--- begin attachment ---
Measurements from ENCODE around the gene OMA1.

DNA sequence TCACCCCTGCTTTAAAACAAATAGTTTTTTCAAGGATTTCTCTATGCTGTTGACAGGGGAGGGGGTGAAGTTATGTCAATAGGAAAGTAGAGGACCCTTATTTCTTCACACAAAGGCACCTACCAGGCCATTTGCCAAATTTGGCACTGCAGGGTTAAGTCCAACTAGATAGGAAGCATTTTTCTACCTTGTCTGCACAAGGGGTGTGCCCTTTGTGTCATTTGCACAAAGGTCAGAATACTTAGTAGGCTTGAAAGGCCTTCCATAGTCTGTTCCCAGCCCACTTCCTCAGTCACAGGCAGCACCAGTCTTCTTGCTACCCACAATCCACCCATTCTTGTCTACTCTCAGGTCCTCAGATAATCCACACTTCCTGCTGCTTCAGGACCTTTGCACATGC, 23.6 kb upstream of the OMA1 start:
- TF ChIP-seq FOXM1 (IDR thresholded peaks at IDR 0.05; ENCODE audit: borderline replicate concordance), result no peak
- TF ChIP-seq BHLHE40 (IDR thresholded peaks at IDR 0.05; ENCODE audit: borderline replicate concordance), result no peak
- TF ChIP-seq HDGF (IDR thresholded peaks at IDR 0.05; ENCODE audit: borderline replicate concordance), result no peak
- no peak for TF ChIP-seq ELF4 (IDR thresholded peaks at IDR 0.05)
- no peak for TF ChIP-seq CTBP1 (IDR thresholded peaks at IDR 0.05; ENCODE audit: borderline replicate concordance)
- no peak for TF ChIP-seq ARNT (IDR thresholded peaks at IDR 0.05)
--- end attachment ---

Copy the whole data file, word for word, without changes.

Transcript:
Measurements from ENCODE around the gene OMA1.

DNA sequence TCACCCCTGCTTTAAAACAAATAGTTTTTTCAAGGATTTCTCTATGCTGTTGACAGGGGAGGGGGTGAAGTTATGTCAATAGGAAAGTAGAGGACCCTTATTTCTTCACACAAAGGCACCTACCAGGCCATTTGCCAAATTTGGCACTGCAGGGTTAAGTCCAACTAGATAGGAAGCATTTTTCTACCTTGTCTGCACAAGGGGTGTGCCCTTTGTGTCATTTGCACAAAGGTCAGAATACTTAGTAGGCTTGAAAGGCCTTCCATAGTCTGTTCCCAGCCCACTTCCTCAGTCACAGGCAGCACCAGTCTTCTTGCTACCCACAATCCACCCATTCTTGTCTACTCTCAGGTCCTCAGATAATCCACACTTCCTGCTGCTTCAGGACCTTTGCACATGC, 23.6 kb upstream of the OMA1 start:
- TF ChIP-seq FOXM1 (IDR thresholded peaks at IDR 0.05; ENCODE audit: borderline replicate concordance), result no peak
- TF ChIP-seq BHLHE40 (IDR thresholded peaks at IDR 0.05; ENCODE audit: borderline replicate concordance), result no peak
- TF ChIP-seq HDGF (IDR thresholded peaks at IDR 0.05; ENCODE audit: borderline replicate concordance), result no peak
- no peak for TF ChIP-seq ELF4 (IDR thresholded peaks at IDR 0.05)
- no peak for TF ChIP-seq CTBP1 (IDR thresholded peaks at IDR 0.05; ENCODE audit: borderline replicate concordance)
- no peak for TF ChIP-seq ARNT (IDR thresholded peaks at IDR 0.05)